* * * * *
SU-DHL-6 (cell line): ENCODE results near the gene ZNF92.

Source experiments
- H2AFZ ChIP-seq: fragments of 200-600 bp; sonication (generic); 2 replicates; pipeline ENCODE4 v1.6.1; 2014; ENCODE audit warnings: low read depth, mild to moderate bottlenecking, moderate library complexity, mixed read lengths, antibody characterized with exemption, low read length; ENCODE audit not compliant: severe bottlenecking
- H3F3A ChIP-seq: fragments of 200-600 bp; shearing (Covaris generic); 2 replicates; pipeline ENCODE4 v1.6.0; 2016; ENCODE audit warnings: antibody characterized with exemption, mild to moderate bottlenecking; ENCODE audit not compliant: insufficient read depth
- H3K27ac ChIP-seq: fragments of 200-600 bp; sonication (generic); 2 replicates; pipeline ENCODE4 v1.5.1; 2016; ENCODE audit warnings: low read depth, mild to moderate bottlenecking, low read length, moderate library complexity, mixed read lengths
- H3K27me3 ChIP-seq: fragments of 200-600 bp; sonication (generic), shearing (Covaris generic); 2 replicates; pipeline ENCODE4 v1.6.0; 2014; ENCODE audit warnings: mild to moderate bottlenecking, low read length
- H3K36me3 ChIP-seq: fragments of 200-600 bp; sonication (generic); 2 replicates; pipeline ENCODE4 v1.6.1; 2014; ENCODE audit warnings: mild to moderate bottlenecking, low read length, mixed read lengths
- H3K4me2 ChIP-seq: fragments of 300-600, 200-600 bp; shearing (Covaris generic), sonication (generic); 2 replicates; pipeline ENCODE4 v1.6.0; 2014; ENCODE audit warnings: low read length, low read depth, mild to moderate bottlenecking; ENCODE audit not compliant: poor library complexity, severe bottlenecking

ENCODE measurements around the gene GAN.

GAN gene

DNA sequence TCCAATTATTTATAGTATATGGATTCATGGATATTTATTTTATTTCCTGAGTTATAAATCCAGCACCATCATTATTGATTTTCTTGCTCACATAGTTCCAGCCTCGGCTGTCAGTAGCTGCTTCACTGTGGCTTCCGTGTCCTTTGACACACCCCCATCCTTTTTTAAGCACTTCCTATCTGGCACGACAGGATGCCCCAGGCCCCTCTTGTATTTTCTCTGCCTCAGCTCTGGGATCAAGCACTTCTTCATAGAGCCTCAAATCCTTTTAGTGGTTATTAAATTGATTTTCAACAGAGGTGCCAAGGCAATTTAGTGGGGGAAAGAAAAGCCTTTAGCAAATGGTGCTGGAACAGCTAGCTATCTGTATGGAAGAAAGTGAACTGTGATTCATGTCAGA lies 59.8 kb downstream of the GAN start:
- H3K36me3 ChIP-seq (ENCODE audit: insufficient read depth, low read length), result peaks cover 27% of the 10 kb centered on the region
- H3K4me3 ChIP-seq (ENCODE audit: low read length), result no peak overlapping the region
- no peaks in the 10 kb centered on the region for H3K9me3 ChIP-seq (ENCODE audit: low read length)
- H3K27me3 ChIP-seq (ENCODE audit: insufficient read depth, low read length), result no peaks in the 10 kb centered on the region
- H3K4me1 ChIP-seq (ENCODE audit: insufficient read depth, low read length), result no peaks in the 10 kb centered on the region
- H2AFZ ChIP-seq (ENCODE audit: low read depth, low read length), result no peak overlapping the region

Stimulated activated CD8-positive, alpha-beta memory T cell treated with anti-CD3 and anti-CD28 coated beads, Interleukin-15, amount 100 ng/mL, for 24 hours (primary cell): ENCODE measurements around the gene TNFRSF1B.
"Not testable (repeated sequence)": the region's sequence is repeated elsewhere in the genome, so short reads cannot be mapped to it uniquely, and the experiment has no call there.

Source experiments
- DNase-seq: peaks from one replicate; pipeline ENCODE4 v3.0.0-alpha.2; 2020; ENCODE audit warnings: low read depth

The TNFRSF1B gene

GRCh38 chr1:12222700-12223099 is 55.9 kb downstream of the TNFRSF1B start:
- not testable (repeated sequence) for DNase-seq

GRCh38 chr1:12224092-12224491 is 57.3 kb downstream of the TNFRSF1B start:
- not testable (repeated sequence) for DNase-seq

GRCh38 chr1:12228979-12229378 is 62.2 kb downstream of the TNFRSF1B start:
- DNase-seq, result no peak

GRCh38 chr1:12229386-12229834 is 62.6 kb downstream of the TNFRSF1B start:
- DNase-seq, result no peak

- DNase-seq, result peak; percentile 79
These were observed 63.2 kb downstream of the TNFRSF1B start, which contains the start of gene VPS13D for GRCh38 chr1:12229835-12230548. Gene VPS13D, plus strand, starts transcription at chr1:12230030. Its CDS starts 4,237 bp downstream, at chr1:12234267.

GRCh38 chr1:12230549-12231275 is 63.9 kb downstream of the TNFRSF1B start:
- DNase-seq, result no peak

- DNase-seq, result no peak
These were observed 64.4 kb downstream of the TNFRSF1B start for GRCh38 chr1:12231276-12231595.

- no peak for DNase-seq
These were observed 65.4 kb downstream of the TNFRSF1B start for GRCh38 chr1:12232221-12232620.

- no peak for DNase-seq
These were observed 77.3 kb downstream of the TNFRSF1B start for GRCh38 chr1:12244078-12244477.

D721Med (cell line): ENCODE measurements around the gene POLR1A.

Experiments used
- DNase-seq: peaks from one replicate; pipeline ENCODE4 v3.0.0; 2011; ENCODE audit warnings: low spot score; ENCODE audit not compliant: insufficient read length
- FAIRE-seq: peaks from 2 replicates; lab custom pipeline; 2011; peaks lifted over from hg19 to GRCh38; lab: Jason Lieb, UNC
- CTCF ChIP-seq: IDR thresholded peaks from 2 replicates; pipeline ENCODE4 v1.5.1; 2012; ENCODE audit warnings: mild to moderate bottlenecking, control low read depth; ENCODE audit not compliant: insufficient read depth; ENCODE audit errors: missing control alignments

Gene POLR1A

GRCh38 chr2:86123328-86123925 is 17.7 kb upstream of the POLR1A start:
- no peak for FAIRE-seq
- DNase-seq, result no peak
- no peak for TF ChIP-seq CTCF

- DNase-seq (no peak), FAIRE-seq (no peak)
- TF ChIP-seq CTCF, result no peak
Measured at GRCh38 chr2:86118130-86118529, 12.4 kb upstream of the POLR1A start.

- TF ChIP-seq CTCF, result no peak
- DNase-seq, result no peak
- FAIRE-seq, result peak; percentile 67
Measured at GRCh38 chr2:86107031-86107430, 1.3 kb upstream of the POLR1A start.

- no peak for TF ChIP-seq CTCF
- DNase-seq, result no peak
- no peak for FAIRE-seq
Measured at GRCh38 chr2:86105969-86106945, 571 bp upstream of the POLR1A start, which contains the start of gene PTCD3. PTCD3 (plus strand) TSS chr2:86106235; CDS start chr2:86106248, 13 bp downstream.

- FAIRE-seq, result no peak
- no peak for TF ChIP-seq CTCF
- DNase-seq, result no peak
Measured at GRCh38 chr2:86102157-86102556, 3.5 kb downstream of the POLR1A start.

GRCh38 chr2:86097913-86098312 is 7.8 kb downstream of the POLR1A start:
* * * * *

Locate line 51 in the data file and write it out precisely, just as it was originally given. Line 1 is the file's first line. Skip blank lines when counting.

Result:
- DNase-seq (no peak), FAIRE-seq (no peak)